- The Washington Times - Thursday, April 9, 2009

TEMECULA, Calif. (AP) | Investigators are trying to determine what prompted a volunteer to go on a deadly rampage at a Christian retreat run by a South Korean organization dedicated to serving the poor and homeless.

Police said John Chong, 69, fatally shot a fellow resident Tuesday night and wounded her husband before being disarmed during a struggle with another couple.

Mr. Chong had lived at the Kkottongnae Retreat Camp for about a year as a volunteer after moving from the Los Angeles suburb of Lynwood. The two couples attacked also were resident volunteers.

Detectives, having trouble piecing together exactly what happened because many witnesses speak only Korean, were not able to determine immediately a motive.

“We have no evidence that this was a domestic dispute. We do not have a motive or reason for this incident,” sheriff's Sgt. Michael Lujan said Wednesday.

The retreat, about 85 miles southeast of Los Angeles, is marked by a simple white sign along a two-lane road that winds through the hills of the Temecula wine country.

Investigators determined that Mr. Chong, who lived alone in a bungalow, had gone to the first couple's bungalow and shot the woman once in the head with a .32-caliber revolver, killing her instantly, Sgt. Lujan said. Her husband was then shot in the torso.

Mr. Chong then went to a second bungalow about 300 yards away and attempted to shoot the second couple, but they fought him off in what appeared to be a violent and extensive fistfight, Sgt. Lujan said. Two shots were discharged from the revolver during the brawl, but no one was hit.

“From all accounts it was hand to hand,” Sgt. Lujan said. “There was physical evidence that a significant altercation had occurred. We're talking turned-over furniture, damage to the door, damage to furnishings and fixtures.”

Mr. Chong was hospitalized in serious condition with trauma to his face and remained unconscious. No relatives had been located.

The wounded man was hospitalized in serious condition Wednesday afternoon. The couple hurt in the fistfight also remained hospitalized, though their injuries were not serious, sheriff's Capt. Mitchell Alm said.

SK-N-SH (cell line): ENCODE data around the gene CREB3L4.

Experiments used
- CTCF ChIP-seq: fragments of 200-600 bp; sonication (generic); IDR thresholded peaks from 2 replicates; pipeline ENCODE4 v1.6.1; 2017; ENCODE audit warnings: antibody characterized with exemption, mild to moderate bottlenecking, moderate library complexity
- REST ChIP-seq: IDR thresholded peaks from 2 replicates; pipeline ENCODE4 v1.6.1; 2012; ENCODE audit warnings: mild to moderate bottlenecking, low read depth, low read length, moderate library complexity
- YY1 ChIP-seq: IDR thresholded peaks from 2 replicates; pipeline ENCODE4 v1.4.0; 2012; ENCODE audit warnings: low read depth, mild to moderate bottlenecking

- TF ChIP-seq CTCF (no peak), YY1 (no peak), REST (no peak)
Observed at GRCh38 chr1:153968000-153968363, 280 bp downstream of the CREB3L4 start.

Sgt. Lujan said about 100 people were staying on the retreat property, but he wasn't sure how many were residents and how many were visitors.

The retreat has about 10 bungalows spread across 3 to 4 acres. The retreat also has hookups for recreational vehicles, a lecture room, a prayer room and a conference room.

On Wednesday morning, people trying to get to the retreat were turned away by yellow police tape and sheriff's deputies guarding the entrance.

Young Balser, of Temecula, said she visits the retreat about once a month. She said she wanted to see whether she could help the nuns.

”I got shaken up; those nuns must be pretty shaken up,” she said. “They pray morning to noon, their life is so pure. That's why I came here, to try to be close to them. I can feel how much suffering they're going through and how scared they are.”

The retreat is one of four U.S. branches of the Kkottongnae Brothers and Sisters of Jesus, a Roman Catholic organization dedicated to serving the poor and homeless. It was founded in the city of Cheongju, South Korea, by Father Oh Woong Jin in 1976.

Kkottongnae means “flower village” in Korean.

At the group's headquarters in Eumseong, south of Seoul, spokesman Brother Matthew Park said he had been unable to get through to branch officials in California and only learned about the shooting through news reports.

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